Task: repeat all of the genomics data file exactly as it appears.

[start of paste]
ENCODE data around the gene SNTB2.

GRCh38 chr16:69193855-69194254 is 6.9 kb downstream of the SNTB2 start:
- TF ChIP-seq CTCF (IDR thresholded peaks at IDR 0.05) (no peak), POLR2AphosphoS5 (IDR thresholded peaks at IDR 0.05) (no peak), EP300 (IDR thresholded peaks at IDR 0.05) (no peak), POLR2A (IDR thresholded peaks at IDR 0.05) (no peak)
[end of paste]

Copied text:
ENCODE data around the gene SNTB2.

GRCh38 chr16:69193855-69194254 is 6.9 kb downstream of the SNTB2 start:
- TF ChIP-seq CTCF (IDR thresholded peaks at IDR 0.05) (no peak), POLR2AphosphoS5 (IDR thresholded peaks at IDR 0.05) (no peak), EP300 (IDR thresholded peaks at IDR 0.05) (no peak), POLR2A (IDR thresholded peaks at IDR 0.05) (no peak)